The truth is our field is founded on hope. It’s well established that therapists, as a group, overwhelmingly want to get better, but contrary to widespread belief, over the past 40 years, despite many innovations and good intentions, outcomes have not improved.
One common factor identified is implementation. Without a good implementation plan all too often good intentions only result in increased administrative burden with little or no actual payoff in terms of results. The impact of a failed implementation on staff morale can be devastating—not to mention the waste of precious time and resources, and missed opportunity to provide more effective services to consumers.
Today one of the “innovations” that is producing valid, and reliable improvements in the effectiveness and efficiency of treatment is Feedback-Informed Treatment. A large and growing number of randomized controlled trials document significant improvements in the quality, retention, and effectiveness of behavioral health services when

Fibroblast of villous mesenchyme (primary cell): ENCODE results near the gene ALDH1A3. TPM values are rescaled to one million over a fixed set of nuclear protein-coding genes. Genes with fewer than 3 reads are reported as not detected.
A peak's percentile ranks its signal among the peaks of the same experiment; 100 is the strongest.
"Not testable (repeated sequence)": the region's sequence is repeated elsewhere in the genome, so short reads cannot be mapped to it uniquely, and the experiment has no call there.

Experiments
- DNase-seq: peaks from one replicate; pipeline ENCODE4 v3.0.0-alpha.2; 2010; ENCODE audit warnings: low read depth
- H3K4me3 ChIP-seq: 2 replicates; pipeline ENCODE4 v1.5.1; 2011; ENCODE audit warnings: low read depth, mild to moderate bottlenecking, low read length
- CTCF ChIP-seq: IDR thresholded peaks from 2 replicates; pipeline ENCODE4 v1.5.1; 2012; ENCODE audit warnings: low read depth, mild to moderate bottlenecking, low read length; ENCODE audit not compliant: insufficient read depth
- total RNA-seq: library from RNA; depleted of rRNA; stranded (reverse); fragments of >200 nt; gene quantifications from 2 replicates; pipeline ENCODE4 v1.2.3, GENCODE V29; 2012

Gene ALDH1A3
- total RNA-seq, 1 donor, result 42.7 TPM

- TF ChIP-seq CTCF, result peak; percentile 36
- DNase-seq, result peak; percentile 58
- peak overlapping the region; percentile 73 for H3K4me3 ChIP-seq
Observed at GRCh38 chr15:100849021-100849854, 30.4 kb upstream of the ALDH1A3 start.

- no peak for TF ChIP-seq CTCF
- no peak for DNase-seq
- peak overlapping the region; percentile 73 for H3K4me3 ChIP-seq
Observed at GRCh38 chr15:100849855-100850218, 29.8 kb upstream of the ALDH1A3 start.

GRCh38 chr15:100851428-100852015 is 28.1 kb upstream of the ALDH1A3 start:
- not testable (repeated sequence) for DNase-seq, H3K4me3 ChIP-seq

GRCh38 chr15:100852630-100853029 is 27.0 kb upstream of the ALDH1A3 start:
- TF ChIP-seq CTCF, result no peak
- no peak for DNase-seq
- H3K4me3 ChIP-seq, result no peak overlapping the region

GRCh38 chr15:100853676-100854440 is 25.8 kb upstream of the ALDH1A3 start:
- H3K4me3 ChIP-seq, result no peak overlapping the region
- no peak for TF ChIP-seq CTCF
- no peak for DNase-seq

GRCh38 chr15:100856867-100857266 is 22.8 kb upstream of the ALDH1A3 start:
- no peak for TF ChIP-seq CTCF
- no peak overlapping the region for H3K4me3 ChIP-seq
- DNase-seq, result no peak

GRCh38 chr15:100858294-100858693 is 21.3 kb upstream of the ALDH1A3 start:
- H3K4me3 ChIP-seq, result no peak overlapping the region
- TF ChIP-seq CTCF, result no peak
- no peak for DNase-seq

MyOutcomes standardized patient self-report measures are employed to solicit feedback from consumers of behavioral health services.
For over a decade, MyOutcomes Team has been working with agencies and practitioners to develop and implement routine outcome monitoring best practices.
If you have been exploring ways to strengthen client engagement, increase successful outcomes, shorten wait lists and reduce dropouts, please take advantage of our expertise and book a free 30-minute consultation with a Certifed Trainer from the International Center for Clinical Excellence to explore how MyOutcomes can help your Team help more clients, more often.
Feedback-Informed Treatment encompasses:
“the integration of the best available research… and monitoring of patient progress (and of changes in the patient’s circumstances – e.g., job loss, major illness) that may suggest the need to adjust the treatment (e.g., problems in the therapeutic relationship or in the implementation of the goals of the treatment)”
APA Task Force on Evidence-Based Practice, 2006, pp. 273, 276-277.